Ukrainian refugees in Poland get help for trauma you can’t see — mental health


Now, she can only practice by herself on a patch of open floor in a refugee center here in the Polish capital.

Yana is one of millions of Ukrainian children coping with change: forced to leave her home, her passions and her father behind in the aftermath of Russian President Vladimir Putin’s brutal invasion of their country.

“There were explosions there and stuff like that,” she said quietly, recalling that she heard more than she actually saw.

“I’m just not afraid of it very much,” she added.

Her mother, Liudmyla Bats, said Yana is very strong and said she hopes that when her daughter tells her she is doing OK, she really means it.

But sitting in her bathrobe after a welcome shower at the Arena Ursynów, a sports complex now used to temporarily house Ukrainian refugees, Bats talked about her own trauma.

“Even here, every time when I hear some sounds and when the airplane is flying, I’m afraid,” she said.

Bats and her children are benefiting from the well-documented generosity of the Poles — shelter, food, even a table well-stocked with pencils and paper for Yana to use while attending virtual school on her phone.

But less known is the help Polish leaders and private organizations are providing Ukrainian refugees dealing with what we can’t see: the mental health of the mostly women and children who crossed the border.

More than 2.5 million Ukrainian refugees have fled to Poland, and, according to the Warsaw Mayor Rafal Trzaskowski, there are some 300,000 in the capital city alone. He said 100,000 are children and already 15,000 Ukrainian refugees are enrolled in Polish schools — some with his own children.

“I talk to my kids because they attend Warsaw schools with Ukrainian kids. They say that those kids are incredibly resilient, but you never know what’s beneath the surface. And, of course, this is one of the major problems. I mean, health care — psychological health,” the mayor said.

Trzaskowski said he has temporarily directed many of the city’s psychiatrists, psychologists and other mental health social services to help the Ukrainian refugees.

Private organizations are prioritizing the care too — leaving leaflets at train stations for arriving refugees to see.

“We are all traumatized, especially after what we’ve seen in the past days on television. And some of those kids were just escaping bombs. Some of them were seeing members of their family being killed. I mean, this is something that we have problems imagining,” Trzaskowski said. “We have a lot of traumatized kids in Warsaw who need help.”

“My friends from Ukraine tell me that they can focus on fighting and rebuilding their country because we take care of their families and their kids,” he added, referring to the men who stayed behind.

No longer an afterthought

The emphasis on mental health is a very modern approach to caring for war refugees. It wasn’t that long ago that it was an afterthought, if a thought at all.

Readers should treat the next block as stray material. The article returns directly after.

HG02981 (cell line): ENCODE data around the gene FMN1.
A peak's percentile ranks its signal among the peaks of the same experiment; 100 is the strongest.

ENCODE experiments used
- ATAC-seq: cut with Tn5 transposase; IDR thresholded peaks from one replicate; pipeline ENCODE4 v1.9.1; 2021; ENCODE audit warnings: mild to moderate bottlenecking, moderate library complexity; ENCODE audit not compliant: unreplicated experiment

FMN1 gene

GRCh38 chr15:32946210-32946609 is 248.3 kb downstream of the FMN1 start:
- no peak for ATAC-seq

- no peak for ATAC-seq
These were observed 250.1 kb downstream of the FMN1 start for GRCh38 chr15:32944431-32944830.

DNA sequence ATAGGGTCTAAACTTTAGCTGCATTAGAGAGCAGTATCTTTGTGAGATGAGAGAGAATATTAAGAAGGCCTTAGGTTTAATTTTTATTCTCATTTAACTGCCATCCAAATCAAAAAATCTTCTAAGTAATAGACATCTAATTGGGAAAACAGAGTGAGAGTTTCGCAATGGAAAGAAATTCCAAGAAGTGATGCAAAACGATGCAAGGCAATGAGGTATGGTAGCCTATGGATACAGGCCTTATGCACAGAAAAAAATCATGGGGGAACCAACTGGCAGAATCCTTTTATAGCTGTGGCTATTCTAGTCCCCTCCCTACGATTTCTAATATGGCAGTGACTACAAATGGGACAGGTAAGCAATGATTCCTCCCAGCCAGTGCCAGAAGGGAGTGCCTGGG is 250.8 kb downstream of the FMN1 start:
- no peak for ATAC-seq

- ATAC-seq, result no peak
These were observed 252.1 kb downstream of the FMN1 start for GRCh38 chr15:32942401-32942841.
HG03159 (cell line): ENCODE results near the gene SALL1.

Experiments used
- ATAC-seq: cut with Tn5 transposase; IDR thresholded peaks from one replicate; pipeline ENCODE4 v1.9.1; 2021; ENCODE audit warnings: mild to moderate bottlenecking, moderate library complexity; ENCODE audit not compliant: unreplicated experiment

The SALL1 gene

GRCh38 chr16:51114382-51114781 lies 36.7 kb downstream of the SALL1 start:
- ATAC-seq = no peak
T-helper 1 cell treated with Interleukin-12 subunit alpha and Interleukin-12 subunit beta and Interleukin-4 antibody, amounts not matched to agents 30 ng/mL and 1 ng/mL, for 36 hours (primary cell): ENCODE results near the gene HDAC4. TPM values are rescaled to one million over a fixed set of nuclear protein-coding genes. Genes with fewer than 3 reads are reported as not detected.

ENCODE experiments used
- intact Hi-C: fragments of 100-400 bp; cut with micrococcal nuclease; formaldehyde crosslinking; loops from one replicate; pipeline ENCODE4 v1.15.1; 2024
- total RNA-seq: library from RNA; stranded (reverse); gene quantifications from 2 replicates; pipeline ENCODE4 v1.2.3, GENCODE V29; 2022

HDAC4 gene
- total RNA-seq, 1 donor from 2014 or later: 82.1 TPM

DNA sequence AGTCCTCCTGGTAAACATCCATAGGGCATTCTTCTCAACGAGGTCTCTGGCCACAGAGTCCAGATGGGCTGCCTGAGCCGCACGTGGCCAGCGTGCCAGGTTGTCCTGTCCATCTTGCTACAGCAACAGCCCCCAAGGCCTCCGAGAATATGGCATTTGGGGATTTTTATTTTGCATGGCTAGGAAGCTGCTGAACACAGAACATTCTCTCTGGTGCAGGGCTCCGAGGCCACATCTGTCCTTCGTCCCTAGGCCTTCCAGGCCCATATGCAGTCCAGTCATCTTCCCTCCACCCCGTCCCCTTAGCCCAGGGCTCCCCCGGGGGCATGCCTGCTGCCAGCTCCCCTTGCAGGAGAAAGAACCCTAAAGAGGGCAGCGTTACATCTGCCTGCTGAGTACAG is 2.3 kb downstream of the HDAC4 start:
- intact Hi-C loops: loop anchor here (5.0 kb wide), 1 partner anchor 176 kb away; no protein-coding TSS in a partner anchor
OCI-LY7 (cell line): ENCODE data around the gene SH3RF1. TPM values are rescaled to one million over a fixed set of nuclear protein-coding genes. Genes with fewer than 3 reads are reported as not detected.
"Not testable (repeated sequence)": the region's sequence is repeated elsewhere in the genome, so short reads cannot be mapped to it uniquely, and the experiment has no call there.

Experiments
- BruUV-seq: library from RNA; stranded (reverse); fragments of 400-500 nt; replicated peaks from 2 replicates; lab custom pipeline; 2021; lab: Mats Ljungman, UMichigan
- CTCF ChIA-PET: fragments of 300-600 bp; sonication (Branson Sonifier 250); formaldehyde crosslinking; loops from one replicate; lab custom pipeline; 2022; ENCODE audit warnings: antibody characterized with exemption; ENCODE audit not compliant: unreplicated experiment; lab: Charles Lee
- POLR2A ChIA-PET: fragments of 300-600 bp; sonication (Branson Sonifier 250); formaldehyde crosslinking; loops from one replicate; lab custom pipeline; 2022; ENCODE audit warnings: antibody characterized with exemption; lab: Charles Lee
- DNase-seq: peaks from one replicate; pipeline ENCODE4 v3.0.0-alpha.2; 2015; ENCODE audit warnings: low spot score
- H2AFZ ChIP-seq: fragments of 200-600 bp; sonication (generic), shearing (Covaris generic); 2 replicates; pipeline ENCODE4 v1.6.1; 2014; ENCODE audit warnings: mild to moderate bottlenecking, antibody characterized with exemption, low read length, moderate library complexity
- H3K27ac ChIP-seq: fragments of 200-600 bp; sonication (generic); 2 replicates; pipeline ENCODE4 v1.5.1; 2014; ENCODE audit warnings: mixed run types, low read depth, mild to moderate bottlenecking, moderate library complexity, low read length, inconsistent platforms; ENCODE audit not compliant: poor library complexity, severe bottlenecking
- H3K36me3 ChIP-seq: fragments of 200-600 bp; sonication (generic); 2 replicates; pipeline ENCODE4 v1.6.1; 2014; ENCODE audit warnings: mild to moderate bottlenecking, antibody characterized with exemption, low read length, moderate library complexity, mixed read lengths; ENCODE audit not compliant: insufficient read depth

At a Jewish Hillel Center in downtown Warsaw, Milena Konovalova leads group therapy sessions for refugee women. She recently fled Ukraine herself.

“Every woman needs another woman who can listen to her,” she said. “Before the war in Ukraine, I worked as a women’s psychologist. I worked only with women, and I understand how important it is for women to talk, to talk to other women.”

Konovalova is not Jewish, but the Hillel Center is one of many organizations opening their doors for all Ukrainians with any kind of need.

During a recent session, Konovalova and five other women sat around a table covered with rose petals in what she calls a women’s circle.

The lyrics of the song “Be Yourself” by Peruquois filled the room as the women took turns lighting candles. Emotions rushed to the surface. Tears flowed as the women connected and shared their experiences.

While the women talked, their children played in a makeshift day care center on the other side of the room. Some of them were too young to understand, happy just to be playing with toys and other children.

But some of them do understand. Young girls like eight-year-old Antonina, who said she knows that she’s in Poland because of the war.

“Because Putin has something in his head,” she explained.

It turns out not all grown-ups make good decisions, we said during our conversation.

“When it comes to Putin, yes,” Antonina shot back.

The refugee children, just like children in the United States, were already dealing with mental health challenges from being isolated during almost two years of the pandemic. Now, having left the warm comforts of home, not to mention their fathers who stayed in Ukraine to fight, any move toward a pre-pandemic normalcy has been cruelly interrupted.

Their mothers across the room are seeking emotional support to help themselves and put them in a better place to address their family’s needs and traumas.

“When we talk to other women, we hear that we have the same problems, and when we see our situation from a distance, we can solve it,” explained Konovalova.

“The most prominent trauma is that women don’t see tomorrow. They are not sure, they doubt, they are frightened or scared, they don’t feel protected anywhere,” she said. “And it’s important to convey to them that there is tomorrow, that they are in a warm and safe place, that the children will have porridge tomorrow, and she will be able to tuck him in, go for a walk with the child. It’s important to know that tomorrow will happen.”

Quoted from Various Sources

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